SUGAR MACHINE: Medical Technologies and Plantation Legacies in the Caribbean Diabetes Epidemic


Giddings House 212, Department of Anthropology

Amy Moran-Thomas, Associate Professor of Anthropology, Massachusetts Institute of Technology

By 2010, diabetes had become the leading cause of death in the Central American country of Belize.  Amid eerie injuries, changing bodies, amputated limbs, and untimely deaths, many people across the Caribbean and Central America simply call the affliction “sugar” — language that trails many layered histories. “Sugar machine” was what one woman called her broken glucose meter, for which she could no longer afford the device’s expensive test strips.  “Sugar machine” was also what she called the rusted wheels and abandoned machinery of a nearby colonial sugar plantation.  Thinking with the terms people themselves commonly used to describe living with diabetic sugar, and investigating them as a form of “implicit memory” (Michel-Rolph Trouillot), this talk explores the patterned injuries that continue to compound in a new era of unequal sugar economies and industrial profit engines.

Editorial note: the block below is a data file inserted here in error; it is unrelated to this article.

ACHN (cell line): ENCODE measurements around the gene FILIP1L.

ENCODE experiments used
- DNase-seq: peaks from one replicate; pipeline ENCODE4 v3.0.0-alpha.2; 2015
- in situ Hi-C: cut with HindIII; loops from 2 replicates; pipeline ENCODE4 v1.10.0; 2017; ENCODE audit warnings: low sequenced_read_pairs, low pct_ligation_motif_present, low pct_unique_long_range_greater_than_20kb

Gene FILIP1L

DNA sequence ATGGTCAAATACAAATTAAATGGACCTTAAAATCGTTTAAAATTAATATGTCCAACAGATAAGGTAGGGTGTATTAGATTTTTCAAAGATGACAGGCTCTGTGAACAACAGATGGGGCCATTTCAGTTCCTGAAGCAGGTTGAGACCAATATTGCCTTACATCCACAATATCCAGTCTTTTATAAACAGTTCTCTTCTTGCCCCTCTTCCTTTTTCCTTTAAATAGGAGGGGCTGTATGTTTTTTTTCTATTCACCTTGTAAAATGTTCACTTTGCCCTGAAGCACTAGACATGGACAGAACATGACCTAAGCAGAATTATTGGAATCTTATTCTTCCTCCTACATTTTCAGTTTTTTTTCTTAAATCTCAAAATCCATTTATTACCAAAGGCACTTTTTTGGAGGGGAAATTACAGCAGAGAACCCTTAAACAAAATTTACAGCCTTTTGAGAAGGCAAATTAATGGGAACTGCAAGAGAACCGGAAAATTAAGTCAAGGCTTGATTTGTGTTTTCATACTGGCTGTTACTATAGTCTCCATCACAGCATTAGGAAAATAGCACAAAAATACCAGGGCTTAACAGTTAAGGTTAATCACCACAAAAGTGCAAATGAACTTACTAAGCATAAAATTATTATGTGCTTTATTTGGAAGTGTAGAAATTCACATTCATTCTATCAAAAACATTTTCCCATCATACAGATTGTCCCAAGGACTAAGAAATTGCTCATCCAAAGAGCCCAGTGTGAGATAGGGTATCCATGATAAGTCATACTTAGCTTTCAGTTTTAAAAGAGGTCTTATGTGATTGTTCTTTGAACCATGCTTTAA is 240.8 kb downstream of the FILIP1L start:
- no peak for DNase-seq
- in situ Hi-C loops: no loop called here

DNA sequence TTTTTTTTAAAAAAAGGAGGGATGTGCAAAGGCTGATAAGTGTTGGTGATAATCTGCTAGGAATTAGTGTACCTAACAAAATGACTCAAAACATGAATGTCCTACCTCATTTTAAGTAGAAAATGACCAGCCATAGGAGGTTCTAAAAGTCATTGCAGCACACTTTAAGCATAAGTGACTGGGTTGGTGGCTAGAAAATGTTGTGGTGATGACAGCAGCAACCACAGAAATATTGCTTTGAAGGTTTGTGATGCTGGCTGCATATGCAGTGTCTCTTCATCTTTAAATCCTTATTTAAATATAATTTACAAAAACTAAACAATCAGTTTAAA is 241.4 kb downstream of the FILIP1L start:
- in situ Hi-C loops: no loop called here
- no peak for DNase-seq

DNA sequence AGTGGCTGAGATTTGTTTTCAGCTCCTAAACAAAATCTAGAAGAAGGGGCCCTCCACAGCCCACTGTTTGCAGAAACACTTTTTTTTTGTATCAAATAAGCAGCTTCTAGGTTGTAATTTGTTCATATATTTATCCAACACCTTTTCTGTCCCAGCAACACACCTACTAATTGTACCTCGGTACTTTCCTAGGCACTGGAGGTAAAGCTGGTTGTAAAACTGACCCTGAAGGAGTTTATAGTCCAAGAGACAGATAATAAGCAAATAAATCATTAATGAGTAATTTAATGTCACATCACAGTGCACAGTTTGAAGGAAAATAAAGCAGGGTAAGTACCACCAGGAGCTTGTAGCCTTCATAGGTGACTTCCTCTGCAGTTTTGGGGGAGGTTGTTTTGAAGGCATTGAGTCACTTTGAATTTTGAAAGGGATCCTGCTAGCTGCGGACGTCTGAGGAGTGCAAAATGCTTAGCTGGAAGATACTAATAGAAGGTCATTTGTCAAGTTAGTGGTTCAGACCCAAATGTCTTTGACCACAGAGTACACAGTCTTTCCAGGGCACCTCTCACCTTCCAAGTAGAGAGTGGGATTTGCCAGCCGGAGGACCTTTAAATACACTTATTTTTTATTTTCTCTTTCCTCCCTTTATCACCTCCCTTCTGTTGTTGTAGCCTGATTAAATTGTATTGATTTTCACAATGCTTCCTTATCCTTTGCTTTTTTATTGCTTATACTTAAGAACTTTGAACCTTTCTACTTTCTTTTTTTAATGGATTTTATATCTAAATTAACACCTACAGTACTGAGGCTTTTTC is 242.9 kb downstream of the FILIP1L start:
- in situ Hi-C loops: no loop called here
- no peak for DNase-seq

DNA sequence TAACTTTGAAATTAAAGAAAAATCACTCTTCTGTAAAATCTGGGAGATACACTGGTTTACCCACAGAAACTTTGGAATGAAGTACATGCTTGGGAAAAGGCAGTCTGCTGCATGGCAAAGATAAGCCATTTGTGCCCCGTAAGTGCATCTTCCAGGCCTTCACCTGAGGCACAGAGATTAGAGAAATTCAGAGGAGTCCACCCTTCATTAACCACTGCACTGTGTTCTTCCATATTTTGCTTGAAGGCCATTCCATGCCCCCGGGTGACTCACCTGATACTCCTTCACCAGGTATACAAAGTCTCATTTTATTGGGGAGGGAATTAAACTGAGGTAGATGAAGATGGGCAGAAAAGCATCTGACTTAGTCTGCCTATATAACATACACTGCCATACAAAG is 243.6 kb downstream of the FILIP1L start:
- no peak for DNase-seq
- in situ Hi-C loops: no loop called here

Amy Moran-Thomas is an Associate Professor of Anthropology at MIT, interested in questions of environmental change and ethnographic approaches to science, technology, and medicine.  Her first book, Traveling with Sugar: Chronicles of a Global Epidemic, is forthcoming from the University of California Press in November 2019.